February 22, 2018

The Advocate's Toolbox

Pick of the Day: The Impossible Rescue: The True Story of an Amazing Arctic Adventure

Book cover: Whaleship in the arctic circleSANDLER, Martin W. The Impossible Rescue: The True Story of an Amazing Arctic Adventure. 176p. bibliog. chron. index. maps. notes. photos. CIP. Candlewick. Sept. 2012. RTE $22.99. ISBN 978-0-7636-5080-3. LC 2011018618.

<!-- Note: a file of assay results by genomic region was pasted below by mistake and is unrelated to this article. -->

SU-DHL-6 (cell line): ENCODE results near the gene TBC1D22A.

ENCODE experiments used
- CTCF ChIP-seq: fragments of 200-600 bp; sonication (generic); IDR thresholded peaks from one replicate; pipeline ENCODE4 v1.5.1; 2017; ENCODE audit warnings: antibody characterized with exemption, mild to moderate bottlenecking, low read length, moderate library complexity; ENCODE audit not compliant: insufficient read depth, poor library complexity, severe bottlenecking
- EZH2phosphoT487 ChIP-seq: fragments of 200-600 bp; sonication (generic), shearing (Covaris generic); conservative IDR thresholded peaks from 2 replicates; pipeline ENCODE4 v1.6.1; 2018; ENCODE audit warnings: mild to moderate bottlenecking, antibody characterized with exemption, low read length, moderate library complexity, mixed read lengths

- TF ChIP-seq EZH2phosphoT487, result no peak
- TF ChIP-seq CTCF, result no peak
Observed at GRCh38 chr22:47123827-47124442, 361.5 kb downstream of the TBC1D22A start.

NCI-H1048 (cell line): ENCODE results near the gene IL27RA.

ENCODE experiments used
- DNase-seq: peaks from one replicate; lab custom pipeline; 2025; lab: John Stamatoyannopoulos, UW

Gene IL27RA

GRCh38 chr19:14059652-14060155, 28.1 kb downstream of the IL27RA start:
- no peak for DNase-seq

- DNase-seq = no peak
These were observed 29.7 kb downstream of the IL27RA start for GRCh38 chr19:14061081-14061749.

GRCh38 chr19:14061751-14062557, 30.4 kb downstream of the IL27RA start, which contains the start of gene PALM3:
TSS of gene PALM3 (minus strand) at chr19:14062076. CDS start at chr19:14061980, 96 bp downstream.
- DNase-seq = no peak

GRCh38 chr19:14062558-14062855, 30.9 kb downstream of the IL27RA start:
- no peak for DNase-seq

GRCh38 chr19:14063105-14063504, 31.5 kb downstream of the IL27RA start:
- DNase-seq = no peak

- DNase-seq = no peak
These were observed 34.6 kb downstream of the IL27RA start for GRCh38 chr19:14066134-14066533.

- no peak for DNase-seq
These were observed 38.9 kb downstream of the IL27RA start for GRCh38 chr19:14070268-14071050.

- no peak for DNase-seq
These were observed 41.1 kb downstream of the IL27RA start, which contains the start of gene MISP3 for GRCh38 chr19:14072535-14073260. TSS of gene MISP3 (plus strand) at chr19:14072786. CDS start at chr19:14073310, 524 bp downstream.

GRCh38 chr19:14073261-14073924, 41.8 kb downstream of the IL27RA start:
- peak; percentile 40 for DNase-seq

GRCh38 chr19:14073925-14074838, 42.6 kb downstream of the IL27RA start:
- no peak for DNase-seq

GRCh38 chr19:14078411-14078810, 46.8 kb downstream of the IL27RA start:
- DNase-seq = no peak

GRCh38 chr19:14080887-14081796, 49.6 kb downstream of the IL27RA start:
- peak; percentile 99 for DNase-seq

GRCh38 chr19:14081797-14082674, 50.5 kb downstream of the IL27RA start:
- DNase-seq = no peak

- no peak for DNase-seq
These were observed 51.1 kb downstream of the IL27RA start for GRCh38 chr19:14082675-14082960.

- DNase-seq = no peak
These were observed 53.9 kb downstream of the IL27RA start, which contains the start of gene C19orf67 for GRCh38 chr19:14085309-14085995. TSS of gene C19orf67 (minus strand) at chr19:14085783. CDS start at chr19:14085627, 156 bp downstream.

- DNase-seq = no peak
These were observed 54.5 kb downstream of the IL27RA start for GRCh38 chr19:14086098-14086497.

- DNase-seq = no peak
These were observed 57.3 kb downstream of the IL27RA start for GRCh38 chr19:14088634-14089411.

Gr 5 Up–Endurance. Fortitude. Bravery. Any of these words could easily describe the people involved in this amazing, but little-known rescue-adventure. The year was 1897 and whaling was big business in America. Whaleship captains hunting in the Arctic Circle, pushing for more whales and the profits they meant, ended up stranded by the ice pack, affecting eight ships and their crews. One ship managed to escape the danger and alert the U.S. government to the predicament, thus setting in motion a nearly “impossible rescue.” A few daring men with the experience and willingness to tackle such a mission quickly gathered their supplies and courage and headed north to bring food in the form of herded reindeer and help to some 300 sailors stuck in the Arctic winter. Using extensive primary sources in the form of journals, reports, letters, and photographs, Sandler has pieced together a stirring and evocative retelling of this historical adventure. The writing draws readers into both the suspense of reaching the struggling whalers in time as well as the dire, life-threatening conditions that the rescuers themselves faced. Archival black-and-white photographs taken during the journey help pull the whole story together and prove an excellent visual accompaniment to the unfolding drama. An epilogue answers many of the “what happened after…” questions, and extensive source notes round out the back matter. For readers who prefer their drama to be true, suggest this title along with Jennifer Armstrong’s Shipwreck at the Bottom of the World (Crown, 1998), Jon Krakauer’s Into Thin Air (Villard, 1997), and Dolores Johnson’s Onward: a Photobiography of African-American Polar Explorer Matthew Henson (National Geographic, 2005).–Jody Kopple, Shady Hill School, Cambridge, MA